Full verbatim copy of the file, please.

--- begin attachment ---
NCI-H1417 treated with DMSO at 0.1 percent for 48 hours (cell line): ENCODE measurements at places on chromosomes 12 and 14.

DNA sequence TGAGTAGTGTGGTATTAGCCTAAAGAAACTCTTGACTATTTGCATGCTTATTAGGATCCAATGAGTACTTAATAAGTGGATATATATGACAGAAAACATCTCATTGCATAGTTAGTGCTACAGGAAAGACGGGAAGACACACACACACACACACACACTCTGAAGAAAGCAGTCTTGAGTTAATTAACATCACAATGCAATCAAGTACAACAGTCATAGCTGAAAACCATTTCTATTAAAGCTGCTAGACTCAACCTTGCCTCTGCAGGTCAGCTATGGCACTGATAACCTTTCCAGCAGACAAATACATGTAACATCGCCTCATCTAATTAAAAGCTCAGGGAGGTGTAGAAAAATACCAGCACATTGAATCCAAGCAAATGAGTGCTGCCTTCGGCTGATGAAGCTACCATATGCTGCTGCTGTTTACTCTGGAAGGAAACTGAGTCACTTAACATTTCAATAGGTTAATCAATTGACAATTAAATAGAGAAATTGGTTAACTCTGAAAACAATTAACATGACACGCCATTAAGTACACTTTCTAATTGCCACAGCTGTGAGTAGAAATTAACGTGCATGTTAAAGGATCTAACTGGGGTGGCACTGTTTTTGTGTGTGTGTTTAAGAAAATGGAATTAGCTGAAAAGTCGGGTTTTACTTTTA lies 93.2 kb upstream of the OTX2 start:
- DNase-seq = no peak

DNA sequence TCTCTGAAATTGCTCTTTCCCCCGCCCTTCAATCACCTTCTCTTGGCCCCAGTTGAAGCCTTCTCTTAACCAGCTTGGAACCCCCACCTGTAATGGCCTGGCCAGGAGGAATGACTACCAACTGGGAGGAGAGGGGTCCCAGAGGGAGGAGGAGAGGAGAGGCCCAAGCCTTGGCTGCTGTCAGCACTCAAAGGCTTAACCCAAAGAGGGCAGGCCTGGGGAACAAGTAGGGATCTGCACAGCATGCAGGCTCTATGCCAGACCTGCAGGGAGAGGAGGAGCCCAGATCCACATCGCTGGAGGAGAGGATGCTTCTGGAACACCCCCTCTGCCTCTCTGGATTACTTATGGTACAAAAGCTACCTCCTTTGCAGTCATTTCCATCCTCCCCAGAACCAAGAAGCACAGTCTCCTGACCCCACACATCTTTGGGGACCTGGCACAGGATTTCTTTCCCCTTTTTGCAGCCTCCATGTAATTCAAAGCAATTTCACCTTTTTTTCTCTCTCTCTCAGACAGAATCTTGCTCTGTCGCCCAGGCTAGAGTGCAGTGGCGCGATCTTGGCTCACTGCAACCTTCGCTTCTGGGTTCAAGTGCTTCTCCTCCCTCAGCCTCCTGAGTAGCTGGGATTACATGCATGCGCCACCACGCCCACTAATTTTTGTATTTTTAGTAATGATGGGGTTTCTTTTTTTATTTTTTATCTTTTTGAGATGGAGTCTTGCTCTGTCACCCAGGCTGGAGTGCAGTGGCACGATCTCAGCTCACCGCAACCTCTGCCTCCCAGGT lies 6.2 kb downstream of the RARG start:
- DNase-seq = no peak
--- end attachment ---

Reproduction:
NCI-H1417 treated with DMSO at 0.1 percent for 48 hours (cell line): ENCODE measurements at places on chromosomes 12 and 14.

DNA sequence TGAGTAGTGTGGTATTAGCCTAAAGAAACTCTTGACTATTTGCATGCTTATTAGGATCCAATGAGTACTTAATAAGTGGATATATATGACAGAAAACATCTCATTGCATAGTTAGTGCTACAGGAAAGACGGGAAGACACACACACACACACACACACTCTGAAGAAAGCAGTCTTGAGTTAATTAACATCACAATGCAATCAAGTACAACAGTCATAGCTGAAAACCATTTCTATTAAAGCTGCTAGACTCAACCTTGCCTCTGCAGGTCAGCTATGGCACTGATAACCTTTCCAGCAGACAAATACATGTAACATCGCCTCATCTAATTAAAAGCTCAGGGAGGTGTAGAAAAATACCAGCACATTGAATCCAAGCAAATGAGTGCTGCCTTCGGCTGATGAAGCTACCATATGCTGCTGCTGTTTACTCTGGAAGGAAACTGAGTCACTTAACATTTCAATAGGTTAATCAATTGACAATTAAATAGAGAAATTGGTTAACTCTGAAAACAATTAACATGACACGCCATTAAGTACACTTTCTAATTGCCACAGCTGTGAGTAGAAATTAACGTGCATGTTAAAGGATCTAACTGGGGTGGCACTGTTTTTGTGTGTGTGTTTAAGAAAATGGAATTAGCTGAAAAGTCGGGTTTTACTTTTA lies 93.2 kb upstream of the OTX2 start:
- DNase-seq = no peak

DNA sequence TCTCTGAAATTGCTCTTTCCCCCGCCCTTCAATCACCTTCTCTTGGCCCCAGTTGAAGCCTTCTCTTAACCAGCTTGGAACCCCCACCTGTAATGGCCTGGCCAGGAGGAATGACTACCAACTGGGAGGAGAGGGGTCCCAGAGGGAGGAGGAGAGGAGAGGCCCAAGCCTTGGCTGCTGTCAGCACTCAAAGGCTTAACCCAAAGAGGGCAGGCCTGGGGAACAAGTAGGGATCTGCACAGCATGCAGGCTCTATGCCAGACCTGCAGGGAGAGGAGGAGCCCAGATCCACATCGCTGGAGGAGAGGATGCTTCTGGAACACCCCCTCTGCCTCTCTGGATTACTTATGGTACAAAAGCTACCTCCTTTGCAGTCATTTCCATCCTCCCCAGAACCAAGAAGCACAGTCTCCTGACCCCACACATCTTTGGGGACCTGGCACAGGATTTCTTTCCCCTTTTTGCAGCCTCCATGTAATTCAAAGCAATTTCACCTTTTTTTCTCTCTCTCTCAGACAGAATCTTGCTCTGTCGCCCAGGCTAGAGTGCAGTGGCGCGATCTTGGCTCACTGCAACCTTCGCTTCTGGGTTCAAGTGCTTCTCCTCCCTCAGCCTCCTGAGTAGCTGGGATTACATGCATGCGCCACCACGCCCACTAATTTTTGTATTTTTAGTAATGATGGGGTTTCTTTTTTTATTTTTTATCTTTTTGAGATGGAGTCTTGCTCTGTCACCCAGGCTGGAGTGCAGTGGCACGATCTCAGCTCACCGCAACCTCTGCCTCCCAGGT lies 6.2 kb downstream of the RARG start:
- DNase-seq = no peak